Construction: Education and training in a post-Covid world

education and training

Despite so much uncertainty in the construction industry, according to The Impact of Covid-19 on Learning Survey conducted by, education and training in a post-Covid world impacts are mostly positive

Since February, Covid-19 has upended everyone’s lives. Lockdown has given us all a unique opportunity to stop and pause for thought. As a result of pausing for thought, as well as the economic issues created by the virus, many people are now looking to upskill, deepen their education or to change fields and careers altogether.

An eagerness to learn

The great news for education and training providers and learners alike is that 49.2% of the British workforce now wants to actively learn more as soon as possible, ideally in the coming quarter. This is up from 45% prior to the UK lockdown.

This means that almost half of the entire workforce wants to upskill and develop in the very near future. It is little wonder why the British economy has been hit hard by Covid-19.

The government’s furlough scheme is now being wound up and many people may well find themselves unemployed. The number of jobs in many sectors are also likely to massively contract.

The modern construction workforce is one that wants to continually further their professional development and expand their skills sets. So it is of little wonder that many who might well be worried about their jobs are looking to retrain – and to do so now.

Most organisations already know the importance of having a great, adaptable L&D (Learning and Development) strategy, but, in these unprecedented times, workers are also taking it upon themselves to reskill and retrain in important areas like communication, IT or leadership training programmes, all of which are becoming ever more important in the construction industry.

But the eagerness of the British workforce is tempered by caution. More than half of all those who responded said that they wanted to see training providers either strengthen their cancellation policy or offer free rebooking in case their situation should suddenly change again.

The British workforce is very keen to learn, but they also want to be sure that they are making the right investment in themselves and their post-Covid job prospects. But being sure of making the right investment was not the only concern amongst potential learners. For learners, organisations and training providers alike, safety was paramount.

Taking learning online

Face-to-face interactions have, for now, become essential-only. We have all become accustomed to Zoom meetings, interacting through Google Calendar and presenting through Google Meets, but now more and more training is also being delivered this way – and this should only be extended to more training.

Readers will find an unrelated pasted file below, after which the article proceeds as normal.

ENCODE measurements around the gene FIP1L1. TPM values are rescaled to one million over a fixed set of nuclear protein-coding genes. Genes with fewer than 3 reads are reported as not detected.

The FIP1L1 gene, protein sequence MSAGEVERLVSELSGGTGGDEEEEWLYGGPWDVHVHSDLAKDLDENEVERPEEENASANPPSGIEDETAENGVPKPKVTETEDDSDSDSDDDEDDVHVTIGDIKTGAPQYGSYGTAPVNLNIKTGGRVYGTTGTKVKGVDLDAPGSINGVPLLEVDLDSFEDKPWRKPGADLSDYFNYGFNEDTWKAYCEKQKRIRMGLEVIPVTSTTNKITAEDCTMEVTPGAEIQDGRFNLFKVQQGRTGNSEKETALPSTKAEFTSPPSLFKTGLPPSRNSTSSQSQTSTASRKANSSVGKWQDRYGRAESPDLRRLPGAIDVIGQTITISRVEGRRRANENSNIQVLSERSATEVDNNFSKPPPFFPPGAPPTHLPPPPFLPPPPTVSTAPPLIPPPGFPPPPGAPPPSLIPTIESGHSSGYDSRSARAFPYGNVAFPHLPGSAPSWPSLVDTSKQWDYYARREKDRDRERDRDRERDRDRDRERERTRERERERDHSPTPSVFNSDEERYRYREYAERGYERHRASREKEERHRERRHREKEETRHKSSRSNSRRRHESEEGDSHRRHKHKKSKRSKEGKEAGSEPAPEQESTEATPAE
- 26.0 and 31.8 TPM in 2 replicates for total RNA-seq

According to the survey, almost two-thirds of all learners want to see all training transferred to online platforms. This need not mean information sheets with comprehension questions at the end. Online training actually gives training providers an opportunity to be more creative than ever before.

A gamified experience becomes particularly valuable when it comes to learning in the construction industry. Teaching your team about a new tool or technique becomes much more difficult when it can only be done through the written word and diagrams. A visual, interactive tool means that your team can see how something works in real life and in real-time, aiding comprehension and the overall e-learning outcomes.

By harnessing the full power of platforms like Zoom and Google Meets as well as the infinite possibilities of app-based technology, training providers can make online learning every bit as lively, engaging and educational as face-to-face learning. In doing so, training providers also have the opportunity to invest in an uncertain sector of the workforce by hiring creative professionals to put such training platforms and materials together.

Main points

Covid-19 has changed everything in the space of just a few months. More people than ever before are reskilling, retraining and entering new positions and industries.

More importantly, a plurality of the British workforce actively wants to partake of education and training opportunities. But potential learners also want to make sure that they will get a good return on any investment that they might make. Above even that, potential learners want to feel safe during these uncertain times.

Online learning is the best way to ensure that. Within online learning, there is scope to add creativity into it like never before by harnessing the full power of modern learning platforms and technologies. The pandemic has thrown everyone into unexpected chaos. Through education, you can turn that chaos into opportunities in the construction industry.



Luke Sandford


Educations Media Group


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